Ground Work for Keeping Active Pt.2

Mon Jan. 23rd 2023

"Physical activity also encourages children to chat freely, and its a wonderful opportunity to talk about their day, and what's going on in there world"


So there’s plenty to be gained from regular physical activity, but how do you encourage your child off the screen and into some movement? Find out what motivates your child. One motivator can be the social interaction aspect. Activity with other people is fun, playing with friends and in teams is a great motivator for those who enjoy the company.

For other children, the knowledge of the benefits of activity is enough of a motivation, for example knowing how they feel relaxed and happier after jumping on the trampoline. Or by knowing their muscles and lungs are getting stronger every time they have a good run around.

Some children are motivated by internal rewards. They intrinsically know that kicking the ball over the goal posts time and time again will help their accuracy and ‘practice makes perfect’. They are motivated and willing to pursue activity in order to reach their own goals.


It’s important to also consider your child and their personality. Children and teens generally fall into one of 3 categories; The Athlete, The Casual Athlete, or the Non-Athlete.

The Athlete: this child has natural ability, loves to be involved in sport or activity, and is likely to seek out different ways to engage in physical play.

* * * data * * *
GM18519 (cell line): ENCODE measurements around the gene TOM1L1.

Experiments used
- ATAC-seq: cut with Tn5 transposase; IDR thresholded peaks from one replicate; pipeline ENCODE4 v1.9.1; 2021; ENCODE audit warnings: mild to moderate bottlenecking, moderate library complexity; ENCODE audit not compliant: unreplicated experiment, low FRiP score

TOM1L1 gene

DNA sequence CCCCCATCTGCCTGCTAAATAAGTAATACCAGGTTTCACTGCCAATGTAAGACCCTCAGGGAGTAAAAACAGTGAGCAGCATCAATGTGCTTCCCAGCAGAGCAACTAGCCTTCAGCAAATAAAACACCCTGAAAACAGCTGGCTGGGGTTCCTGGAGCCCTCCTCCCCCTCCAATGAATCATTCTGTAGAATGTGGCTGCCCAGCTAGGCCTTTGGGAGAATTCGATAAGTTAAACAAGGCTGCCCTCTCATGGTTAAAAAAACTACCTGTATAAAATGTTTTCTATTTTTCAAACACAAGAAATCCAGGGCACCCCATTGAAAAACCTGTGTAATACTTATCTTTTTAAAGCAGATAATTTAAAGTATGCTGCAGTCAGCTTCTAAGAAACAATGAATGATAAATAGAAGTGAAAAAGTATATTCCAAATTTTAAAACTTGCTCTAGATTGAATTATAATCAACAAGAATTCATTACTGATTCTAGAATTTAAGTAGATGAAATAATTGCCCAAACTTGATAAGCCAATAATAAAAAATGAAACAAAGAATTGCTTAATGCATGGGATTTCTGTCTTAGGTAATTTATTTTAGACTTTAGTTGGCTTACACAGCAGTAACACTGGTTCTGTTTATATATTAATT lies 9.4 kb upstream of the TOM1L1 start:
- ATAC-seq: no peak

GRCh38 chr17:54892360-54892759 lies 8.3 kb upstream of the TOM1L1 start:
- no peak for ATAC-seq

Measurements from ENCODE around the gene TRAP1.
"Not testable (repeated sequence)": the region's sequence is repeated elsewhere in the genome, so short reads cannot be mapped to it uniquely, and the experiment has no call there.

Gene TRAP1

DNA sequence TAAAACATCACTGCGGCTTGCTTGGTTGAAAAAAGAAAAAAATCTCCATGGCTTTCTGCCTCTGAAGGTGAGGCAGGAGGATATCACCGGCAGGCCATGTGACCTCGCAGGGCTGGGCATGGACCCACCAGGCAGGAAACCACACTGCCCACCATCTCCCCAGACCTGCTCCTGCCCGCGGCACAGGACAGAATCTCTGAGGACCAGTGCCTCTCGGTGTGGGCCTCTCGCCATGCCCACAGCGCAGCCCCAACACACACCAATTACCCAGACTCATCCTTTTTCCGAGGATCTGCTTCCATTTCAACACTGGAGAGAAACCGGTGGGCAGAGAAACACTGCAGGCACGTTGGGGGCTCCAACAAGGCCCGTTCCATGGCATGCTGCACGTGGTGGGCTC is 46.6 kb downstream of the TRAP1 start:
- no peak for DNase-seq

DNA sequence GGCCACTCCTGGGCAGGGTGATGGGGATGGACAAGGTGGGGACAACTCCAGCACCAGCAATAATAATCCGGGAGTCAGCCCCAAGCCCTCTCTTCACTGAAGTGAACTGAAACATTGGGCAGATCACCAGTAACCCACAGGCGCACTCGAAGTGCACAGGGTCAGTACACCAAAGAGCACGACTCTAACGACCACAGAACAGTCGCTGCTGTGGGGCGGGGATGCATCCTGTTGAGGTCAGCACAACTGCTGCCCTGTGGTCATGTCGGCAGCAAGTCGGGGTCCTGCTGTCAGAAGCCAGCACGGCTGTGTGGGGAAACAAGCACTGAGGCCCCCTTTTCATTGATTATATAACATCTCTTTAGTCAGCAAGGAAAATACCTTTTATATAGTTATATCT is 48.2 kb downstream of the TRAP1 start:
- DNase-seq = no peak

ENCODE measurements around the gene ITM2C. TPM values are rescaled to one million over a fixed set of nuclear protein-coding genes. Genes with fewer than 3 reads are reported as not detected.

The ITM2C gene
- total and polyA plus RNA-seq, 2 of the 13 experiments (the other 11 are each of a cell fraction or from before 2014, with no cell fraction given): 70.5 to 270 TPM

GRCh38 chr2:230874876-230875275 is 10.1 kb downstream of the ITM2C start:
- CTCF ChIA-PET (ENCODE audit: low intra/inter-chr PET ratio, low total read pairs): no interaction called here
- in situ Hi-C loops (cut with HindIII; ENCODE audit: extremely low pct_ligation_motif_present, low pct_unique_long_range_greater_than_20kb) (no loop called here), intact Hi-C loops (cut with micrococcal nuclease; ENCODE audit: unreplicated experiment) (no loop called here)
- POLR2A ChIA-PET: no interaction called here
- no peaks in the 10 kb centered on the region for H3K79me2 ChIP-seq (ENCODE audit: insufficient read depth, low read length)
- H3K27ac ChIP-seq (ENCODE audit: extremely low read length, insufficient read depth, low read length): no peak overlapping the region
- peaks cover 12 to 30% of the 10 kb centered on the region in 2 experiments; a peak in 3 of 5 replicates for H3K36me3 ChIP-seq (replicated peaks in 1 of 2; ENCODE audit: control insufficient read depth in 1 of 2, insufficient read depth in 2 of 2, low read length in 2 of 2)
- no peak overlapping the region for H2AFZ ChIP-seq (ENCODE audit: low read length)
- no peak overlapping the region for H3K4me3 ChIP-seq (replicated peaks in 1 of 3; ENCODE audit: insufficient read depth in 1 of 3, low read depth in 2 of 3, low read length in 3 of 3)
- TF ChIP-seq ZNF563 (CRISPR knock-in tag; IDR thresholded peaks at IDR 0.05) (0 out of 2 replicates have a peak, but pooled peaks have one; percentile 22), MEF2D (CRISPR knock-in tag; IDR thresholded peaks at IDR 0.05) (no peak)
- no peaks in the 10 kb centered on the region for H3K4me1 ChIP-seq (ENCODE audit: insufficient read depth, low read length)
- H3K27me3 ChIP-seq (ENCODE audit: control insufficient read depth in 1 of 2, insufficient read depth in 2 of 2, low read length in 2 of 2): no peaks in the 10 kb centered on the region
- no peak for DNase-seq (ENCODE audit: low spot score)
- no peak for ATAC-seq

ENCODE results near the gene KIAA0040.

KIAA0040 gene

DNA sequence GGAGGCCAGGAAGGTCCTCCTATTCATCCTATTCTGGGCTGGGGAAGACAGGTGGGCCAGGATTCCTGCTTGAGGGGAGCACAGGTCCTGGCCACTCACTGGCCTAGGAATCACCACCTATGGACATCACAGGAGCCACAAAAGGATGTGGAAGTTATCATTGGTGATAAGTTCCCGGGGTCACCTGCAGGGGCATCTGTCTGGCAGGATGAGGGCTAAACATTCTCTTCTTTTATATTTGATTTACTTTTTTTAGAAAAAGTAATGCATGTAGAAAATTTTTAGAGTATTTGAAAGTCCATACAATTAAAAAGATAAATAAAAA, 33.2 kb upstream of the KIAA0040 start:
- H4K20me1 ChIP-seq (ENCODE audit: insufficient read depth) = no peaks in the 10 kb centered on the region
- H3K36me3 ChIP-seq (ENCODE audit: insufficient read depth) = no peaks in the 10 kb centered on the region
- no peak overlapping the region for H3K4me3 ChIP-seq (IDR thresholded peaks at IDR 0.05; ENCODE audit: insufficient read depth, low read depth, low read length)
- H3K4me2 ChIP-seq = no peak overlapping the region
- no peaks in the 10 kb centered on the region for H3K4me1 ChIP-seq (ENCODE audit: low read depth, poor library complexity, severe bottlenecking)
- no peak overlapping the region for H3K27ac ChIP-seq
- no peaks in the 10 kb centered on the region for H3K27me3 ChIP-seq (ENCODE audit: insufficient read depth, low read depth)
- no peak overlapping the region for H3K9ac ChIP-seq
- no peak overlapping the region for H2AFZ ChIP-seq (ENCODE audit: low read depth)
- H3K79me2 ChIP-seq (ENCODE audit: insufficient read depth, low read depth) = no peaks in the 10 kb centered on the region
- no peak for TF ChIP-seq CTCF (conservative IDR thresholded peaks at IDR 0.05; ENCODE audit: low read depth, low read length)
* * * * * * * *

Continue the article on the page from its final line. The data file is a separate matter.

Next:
The Casual Athlete: This child is interested in being active, but isn’t a star player and is more likely to feel defeated or discouraged in a competitive environment.

The Non-Athlete: This child may lack natural athletic ability, and appears un-interested in physical activity.

For both the ‘casual and non-athlete’, unconventional exercise may be the key. If you push these children too hard into something they don’t enjoy, you may risk turning them off exercise completely. Make a list of activities that involve movement with your child and find activities that are fun for them.

If your child seems reluctant, talk with them about what might be holding them back. Every child has their own individual likes and dislikes. It is important to be aware and address any fears or frustrations your child may have. Some children are reluctant to participate in activities because they are afraid of teasing or not keeping up with others. If your child knows you understand and have their back, they’ll gain confidence to give things a go. Encourage and celebrate progress, no matter the scope. It will help set the foundation for a more active lifestyle.

If your child is keen to pursue excellence in a sport, do what you can to make it easy for them by providing transportation, the gear or equipment needed, and helping with enrolments and administration. The athlete, for example will want to be on the school soccer team, while the casual athlete may just enjoy kicking a ball around with a friend or at home on the driveway. The non-athlete is likely to need encouragement to go outside and try something active. It’s important to encourage your child, no matter their inclination, to remain active.